The Joy of Laser Cutting is a project by Alda Escareño. 

This work is licensed under a 

Creative Commons Attribution-NonCommercial 4.0 International License.

Glossary

Acrylic

 

A commonly used plastic for laser cutting that comes in many different thicknesses and colours. Also known by the brand names Plexiglas, Acrylite, Lucite, and Perspex.

 
 
 
Adobe Illustrator

 

Is a program that is used to make vector illustrations. This software allows you to build images from scratch or transform jpgs into editable vector shapes. Illustrator is available as part of Adobe Creative Cloud. You can learn more about Adobe Illustrator here.

 

This guide was developed using Adobe Illustrator Creative Cloud 2017, please keep in mind that different versions of illustrator may have slightly different layout and functionality.

Artboard

 

The artboard is the working document area in which you develop your work in Illustrator. You can set up the size of the artboard when opening up a new file or by clicking on the artboard editor, which will allow you to resize manually or enter in the dimensions of the arboard you are looking to set up.

 
 
CAD/CAM

 

CAD stands for computer-aided design and refers to the use of computers and software for design and design documentation. 

CAM stands for computer-aided manufacturing. CAM software uses the designs developed in CAD software to generate tool paths for CNC machining.

Calipers

 

Are a tool used for measuring the distance between two exterior or interior surfaces.  In the case of prototyping and laser cutting you want to work with either Vernier, Digital or Dial Calipers. These all function in the same way, and differ only in how they indicate the measurement taken.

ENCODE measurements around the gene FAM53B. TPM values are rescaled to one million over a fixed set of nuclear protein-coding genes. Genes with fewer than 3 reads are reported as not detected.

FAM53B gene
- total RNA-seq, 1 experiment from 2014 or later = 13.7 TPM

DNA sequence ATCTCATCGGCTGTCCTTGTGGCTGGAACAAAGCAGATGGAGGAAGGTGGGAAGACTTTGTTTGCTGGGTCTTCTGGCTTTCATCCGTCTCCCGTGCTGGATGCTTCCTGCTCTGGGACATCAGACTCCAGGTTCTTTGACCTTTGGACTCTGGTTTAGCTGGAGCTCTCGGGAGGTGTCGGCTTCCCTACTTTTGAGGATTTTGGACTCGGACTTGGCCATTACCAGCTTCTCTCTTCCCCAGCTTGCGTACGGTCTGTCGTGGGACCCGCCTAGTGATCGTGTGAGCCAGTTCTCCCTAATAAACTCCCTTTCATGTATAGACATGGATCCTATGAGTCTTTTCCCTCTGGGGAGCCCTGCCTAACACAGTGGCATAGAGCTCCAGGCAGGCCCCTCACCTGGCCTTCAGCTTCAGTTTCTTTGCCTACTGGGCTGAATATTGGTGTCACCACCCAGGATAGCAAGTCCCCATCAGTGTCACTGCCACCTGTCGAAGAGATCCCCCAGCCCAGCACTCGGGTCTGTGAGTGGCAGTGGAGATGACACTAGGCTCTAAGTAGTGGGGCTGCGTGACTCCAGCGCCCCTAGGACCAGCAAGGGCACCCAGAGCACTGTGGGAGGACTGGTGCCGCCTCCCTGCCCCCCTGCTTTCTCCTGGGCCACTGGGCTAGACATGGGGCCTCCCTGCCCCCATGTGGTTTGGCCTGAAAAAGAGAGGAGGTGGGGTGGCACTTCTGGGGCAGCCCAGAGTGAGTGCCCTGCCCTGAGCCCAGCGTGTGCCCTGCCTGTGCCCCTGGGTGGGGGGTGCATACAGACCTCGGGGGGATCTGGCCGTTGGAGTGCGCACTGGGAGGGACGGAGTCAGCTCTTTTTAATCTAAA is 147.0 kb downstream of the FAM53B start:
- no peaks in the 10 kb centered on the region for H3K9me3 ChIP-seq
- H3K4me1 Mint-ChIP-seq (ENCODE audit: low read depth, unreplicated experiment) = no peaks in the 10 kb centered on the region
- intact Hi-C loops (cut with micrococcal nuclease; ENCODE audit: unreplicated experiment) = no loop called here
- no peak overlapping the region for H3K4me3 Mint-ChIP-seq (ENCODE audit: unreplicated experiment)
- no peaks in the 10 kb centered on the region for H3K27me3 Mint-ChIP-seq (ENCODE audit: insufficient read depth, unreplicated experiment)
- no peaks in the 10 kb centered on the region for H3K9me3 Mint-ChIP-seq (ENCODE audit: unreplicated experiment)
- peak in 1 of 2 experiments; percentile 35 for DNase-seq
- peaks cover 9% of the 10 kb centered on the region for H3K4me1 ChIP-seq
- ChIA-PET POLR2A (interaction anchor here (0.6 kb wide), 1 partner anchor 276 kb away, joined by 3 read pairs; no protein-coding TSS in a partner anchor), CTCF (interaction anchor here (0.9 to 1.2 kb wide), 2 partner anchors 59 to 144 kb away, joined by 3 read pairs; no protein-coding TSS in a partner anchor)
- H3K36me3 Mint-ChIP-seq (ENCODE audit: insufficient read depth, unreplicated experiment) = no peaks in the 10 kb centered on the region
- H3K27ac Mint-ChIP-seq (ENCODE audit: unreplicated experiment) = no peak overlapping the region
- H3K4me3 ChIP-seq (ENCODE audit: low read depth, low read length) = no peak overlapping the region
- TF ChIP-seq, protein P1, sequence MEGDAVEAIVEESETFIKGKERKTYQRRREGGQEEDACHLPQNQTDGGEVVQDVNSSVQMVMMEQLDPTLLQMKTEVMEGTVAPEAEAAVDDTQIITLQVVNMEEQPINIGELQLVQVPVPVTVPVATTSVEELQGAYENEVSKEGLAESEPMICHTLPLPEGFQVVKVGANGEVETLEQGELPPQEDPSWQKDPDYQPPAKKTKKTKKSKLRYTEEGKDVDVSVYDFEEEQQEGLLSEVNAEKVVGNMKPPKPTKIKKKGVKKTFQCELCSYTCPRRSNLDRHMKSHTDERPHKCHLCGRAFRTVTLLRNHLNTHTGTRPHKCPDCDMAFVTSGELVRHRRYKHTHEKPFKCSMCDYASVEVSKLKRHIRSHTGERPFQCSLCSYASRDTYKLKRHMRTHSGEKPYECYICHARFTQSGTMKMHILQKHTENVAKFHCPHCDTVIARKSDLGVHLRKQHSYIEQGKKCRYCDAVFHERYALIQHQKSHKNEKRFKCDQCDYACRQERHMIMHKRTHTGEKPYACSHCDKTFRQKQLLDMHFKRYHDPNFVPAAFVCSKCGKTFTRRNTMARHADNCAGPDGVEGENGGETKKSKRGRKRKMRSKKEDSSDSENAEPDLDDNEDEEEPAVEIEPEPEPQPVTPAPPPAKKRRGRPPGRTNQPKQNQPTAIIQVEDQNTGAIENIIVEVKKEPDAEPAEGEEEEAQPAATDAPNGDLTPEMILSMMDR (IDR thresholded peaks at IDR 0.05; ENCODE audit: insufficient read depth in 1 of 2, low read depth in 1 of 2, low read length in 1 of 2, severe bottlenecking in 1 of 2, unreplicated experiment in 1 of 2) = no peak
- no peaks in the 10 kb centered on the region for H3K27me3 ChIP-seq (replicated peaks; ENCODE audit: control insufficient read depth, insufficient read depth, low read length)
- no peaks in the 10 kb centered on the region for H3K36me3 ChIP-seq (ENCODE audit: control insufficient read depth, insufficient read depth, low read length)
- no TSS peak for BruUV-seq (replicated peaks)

CNC

 

CNC stands for Computer Numeric Control. While often used as a shorthand, CNC is the system of mechanical processes that translates digital inputs into movement in 3d space. You can find CNC systems in mills, lathes, water jet cutters and laser cutters.

Kerf

Kerf is the space created on either side of the laser beam. Because laser cutting is a heat based process, some material vaporizes during cutting. If you are working on something that needs to be of a very specific size, it is important to take into consideration how the laser's kerf will affect the final result.

The exact size of the laser kerf depends on many variables, including:

•The material you are cutting

•The thickness of the material you are cutting through

•The wear of the gantry that moves the laser head around

•The power of the laser you are cutting with

•The strength of the air assist

•The direction of the woodgrain, if you are cutting wood

If you are working with a laser cutting service, they can usually provide you with kerf size that you can use when prepping your artwork.

One way to find out what the kerf is on a laser cutter with a given material is to cut a 1" square and measure the actual resulting square and negative space left by the square.

 

It is also worth mentioning that laser cutters will cut materials at a very slight angle- wider at the top and narrower towards the bottom. This is generally not very noticeable, but can affect some applications particularly when working with thicker material.